Torah: Mishpatim (Exodus 21:1-24:18) Rosh Chodesh a new month (Adar)
Shabbat Shekalim: Maftir and Haftarah (Exodus 30:11-16, II Kings 12:1-17)
Brief overview of this Shabbat Torah portion.
A variety of civil and criminal laws are presented, including treatment of slaves, crimes of murder and kidnapping, personal injuries, damages through neglect or stealing, offenses against others lying, witchcraft, idolatry,oppression, unfair business practices, and unjust conduct of judges. Israelites are reminded to be sensitive to the needs of strangers. There are rules presented for the Sabbath, the Sabbatical Year, Passover, Shavuot, and Sukkot. The Commandment not to cook a kid in its mother’s milk. The ratification of the covenant.
The importance of civil law comes after the Ten Commandments, clearly the foundation stones of Judaism. However, the words “these are the ordinances” which introduce this Torah portion are the preamble to our “constitution.” The civil, property, and ethical laws are ordinances which concretize and establish in practice the spirit of the Ten Commandments.
Caring for the stranger is found twice in this Torah portion. We read a commandment dealing with concern for the ger, or stranger (Exodus 22:20, 23:9). Commandments calling for sensitivity and justice for the stranger are found in thirty-six different places in the Torah, mentioned more often than any other mitzvah. Early rabbinic interpreters often understood the Hebrew word ger to also mean “convert.” The treatment of converts is a sensitive manner. Entering a new religious group can be very frightening, and the welcome given by a family or group to a newcomer can make the difference between feeling accepted or feeling rejected. One should be kind to all people.
The Haftarah for the Sabbath of Rosh Chodesh is taken from the Book of Isaiah
which is Isaiah 66. It was chosen for the purpose because of the reference to the new moon in verse 23: “And it shall pass that from one new moon to another, all humans shall come to worship Me.”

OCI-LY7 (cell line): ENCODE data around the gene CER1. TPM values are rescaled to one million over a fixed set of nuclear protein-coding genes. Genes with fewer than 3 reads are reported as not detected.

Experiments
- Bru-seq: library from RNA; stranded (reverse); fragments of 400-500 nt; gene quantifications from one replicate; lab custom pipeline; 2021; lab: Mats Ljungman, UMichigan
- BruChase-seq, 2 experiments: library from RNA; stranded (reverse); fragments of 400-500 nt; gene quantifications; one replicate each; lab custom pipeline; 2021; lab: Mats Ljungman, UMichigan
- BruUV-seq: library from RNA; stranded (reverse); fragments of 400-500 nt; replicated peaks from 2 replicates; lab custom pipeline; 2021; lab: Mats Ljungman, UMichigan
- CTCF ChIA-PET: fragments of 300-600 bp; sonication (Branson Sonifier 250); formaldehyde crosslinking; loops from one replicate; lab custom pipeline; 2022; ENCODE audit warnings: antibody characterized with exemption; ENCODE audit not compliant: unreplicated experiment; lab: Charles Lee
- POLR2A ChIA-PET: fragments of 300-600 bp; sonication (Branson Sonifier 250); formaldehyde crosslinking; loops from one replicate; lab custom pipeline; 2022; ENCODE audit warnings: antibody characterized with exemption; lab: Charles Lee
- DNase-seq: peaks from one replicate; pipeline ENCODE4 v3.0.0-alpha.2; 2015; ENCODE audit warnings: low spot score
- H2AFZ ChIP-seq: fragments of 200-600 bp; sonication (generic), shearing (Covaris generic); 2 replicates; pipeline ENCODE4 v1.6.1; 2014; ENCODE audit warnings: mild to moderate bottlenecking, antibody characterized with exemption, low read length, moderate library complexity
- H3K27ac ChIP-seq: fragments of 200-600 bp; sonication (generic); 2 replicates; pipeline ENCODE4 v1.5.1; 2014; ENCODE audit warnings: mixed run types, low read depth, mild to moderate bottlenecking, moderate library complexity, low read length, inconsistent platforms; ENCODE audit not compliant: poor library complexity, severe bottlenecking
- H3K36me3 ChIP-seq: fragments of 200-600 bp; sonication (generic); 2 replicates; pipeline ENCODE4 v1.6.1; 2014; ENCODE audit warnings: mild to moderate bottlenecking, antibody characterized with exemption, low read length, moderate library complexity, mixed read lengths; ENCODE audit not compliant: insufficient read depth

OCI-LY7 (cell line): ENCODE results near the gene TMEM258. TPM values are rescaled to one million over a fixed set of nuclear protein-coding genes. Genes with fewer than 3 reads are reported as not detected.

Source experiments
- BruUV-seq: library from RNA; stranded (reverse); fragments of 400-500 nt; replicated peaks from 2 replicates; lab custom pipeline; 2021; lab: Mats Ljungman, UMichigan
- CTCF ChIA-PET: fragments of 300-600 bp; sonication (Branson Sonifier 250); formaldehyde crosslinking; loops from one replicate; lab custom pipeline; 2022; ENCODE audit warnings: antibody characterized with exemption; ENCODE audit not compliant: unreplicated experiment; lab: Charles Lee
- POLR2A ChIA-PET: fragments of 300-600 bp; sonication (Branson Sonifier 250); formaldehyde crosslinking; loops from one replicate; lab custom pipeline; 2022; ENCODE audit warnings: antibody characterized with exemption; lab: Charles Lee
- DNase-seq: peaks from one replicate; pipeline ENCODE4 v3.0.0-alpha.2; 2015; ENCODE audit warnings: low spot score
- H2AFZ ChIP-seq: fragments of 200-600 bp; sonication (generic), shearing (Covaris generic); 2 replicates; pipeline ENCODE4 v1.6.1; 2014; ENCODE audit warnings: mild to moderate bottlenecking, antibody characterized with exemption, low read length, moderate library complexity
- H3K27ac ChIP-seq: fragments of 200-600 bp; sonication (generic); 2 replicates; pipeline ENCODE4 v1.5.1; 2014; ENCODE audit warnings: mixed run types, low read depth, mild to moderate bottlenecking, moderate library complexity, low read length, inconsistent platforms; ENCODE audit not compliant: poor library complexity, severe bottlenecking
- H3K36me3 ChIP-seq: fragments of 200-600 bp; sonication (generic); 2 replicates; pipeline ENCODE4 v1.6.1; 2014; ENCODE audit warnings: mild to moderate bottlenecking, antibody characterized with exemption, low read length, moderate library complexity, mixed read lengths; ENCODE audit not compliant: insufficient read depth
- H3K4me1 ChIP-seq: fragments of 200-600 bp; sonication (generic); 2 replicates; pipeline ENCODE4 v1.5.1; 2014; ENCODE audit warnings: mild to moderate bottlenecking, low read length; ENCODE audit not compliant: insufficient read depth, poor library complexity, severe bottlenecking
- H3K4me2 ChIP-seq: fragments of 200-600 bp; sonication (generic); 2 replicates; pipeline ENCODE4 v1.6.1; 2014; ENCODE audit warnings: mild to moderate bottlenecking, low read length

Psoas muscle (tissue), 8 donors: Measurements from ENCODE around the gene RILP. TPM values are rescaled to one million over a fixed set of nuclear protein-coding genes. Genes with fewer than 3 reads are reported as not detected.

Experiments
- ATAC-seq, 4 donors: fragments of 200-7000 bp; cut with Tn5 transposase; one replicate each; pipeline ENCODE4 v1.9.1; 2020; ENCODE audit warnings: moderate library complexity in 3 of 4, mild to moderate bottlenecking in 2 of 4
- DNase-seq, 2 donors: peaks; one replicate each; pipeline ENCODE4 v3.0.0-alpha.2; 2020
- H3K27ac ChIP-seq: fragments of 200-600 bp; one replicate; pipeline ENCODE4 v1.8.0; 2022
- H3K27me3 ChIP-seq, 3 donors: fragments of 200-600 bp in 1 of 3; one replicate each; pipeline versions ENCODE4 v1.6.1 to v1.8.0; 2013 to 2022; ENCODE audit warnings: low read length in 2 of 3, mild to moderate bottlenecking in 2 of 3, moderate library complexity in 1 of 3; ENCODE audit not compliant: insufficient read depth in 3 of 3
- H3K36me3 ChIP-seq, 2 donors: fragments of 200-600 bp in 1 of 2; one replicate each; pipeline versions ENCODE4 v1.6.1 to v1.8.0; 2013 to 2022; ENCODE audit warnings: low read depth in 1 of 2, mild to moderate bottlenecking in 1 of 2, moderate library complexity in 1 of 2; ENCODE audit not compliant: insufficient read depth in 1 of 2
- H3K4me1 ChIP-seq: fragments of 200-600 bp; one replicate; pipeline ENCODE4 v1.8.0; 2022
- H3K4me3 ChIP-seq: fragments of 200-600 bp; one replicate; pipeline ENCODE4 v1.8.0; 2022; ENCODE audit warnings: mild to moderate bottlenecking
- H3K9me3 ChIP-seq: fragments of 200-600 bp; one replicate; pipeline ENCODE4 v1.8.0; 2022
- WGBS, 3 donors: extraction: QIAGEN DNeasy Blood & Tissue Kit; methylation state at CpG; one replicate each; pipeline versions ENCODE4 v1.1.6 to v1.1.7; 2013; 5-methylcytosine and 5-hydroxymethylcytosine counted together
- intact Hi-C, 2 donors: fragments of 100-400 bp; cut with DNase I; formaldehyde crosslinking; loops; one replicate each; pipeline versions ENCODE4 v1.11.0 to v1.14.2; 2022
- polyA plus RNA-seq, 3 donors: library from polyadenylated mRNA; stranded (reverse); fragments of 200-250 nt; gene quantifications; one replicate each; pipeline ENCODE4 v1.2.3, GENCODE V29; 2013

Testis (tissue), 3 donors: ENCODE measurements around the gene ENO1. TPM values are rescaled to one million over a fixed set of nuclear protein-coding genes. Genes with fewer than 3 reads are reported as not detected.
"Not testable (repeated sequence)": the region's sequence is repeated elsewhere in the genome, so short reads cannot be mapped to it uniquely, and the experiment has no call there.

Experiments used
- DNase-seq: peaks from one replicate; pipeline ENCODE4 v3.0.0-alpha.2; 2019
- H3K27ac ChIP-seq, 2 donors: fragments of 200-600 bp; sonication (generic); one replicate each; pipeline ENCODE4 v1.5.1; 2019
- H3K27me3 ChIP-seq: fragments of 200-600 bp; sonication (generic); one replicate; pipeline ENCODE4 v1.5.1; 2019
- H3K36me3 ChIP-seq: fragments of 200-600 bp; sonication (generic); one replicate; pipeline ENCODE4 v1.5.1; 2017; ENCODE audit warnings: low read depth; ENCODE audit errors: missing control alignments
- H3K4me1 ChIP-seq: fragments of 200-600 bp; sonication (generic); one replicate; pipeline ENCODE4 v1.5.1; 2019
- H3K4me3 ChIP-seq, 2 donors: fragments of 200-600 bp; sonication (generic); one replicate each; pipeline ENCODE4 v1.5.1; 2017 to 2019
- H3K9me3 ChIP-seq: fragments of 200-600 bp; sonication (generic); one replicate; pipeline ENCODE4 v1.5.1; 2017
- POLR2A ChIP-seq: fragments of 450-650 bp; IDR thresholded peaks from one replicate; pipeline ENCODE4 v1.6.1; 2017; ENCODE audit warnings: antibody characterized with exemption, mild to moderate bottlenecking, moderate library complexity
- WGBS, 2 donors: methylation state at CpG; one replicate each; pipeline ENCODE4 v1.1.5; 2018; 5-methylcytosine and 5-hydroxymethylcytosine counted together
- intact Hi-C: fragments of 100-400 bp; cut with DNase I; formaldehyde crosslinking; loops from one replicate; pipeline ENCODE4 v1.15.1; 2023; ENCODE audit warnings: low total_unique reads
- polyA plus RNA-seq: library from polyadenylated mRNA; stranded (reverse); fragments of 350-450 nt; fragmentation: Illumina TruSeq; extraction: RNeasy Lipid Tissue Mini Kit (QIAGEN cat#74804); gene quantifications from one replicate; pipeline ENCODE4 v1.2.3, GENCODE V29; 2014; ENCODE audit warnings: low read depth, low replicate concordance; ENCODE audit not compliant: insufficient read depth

The Second Temple is nearing completion, and the prophet Isaih reminds the people that Temple worship must lead to ethical living. Sacrifices are only a means to the end.
Shabbat Shekalim is also on this Sabbath and the Haftarah describes when a census was taken, every adult Isralite was required to contribute a half-shekel toward the maintenance of the sanctuary. The half-shekel was a form of ransom for the soldiers, who were potential although unwilling takers of human life. The Torah portion also emphasizes that the poor and rich are alike and equal in the eyes of G-d, and both must donate the same amount. We are reminded of the half-shekel given to maintain the tabernacle. The Haftarah describes Jehoash instructing the priest to gather money for the Temple’s repair.
*Modern times synagogues collect dues from all the membership to help pay for the rabbi, cantor, building(expenses) and to make sure there are the items needed for Shabbat services, i.e., candles, wine, challah.
If you know anyone that needs a mishaberah, please contact me.
Rabbi Helene Ainbinder
Purim is Coming!!!
2c flour, 1/2c sugar, ¼ tsp salt, 2tsp baking powder, 1tsp vanilla, 2 eggs, beaten,
¼ LB butter or margarine, fillings: Prune jam, apricot jam, poppy seed pie filling, chocolate chips or nuts.
Mix dry ingredients. Cut in butter or margarine. Add eggs and vanilla. Mix dough until it forms a ball. Chill dough, then roll out on a floured board. Cut small circles, about
2 inches in diameter, using a drinking glass rim. Place a spoonful of filling in the center of each circle. Fold over and pinch dough into three sides to form a triangle. Bake at 350 degrees for 25-30 minutes. Each oven varies on time of baking.